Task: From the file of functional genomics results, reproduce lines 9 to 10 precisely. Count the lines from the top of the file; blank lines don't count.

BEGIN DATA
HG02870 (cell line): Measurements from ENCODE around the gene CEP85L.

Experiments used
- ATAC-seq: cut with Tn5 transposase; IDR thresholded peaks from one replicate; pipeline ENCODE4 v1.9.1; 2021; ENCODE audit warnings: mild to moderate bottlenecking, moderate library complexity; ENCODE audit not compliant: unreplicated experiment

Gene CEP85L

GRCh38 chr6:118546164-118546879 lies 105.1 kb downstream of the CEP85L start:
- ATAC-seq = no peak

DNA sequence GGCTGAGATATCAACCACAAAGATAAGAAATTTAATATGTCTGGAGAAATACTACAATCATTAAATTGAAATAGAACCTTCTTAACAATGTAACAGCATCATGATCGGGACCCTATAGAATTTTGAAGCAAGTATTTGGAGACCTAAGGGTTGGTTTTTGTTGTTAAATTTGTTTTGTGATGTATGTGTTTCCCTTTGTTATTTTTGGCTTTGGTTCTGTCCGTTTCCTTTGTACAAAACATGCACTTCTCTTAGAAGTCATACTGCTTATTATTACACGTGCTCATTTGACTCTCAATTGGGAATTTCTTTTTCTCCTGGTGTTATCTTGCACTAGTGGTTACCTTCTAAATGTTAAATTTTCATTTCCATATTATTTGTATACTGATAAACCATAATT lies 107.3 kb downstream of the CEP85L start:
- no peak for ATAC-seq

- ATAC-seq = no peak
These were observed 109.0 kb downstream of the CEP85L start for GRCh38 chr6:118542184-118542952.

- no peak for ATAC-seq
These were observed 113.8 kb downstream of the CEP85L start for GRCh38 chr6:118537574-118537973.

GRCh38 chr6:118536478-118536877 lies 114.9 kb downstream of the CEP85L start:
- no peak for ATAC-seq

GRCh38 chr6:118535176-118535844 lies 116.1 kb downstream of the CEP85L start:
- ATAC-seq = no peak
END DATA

- ATAC-seq = no peak
These were observed 109.0 kb downstream of the CEP85L start for GRCh38 chr6:118542184-118542952.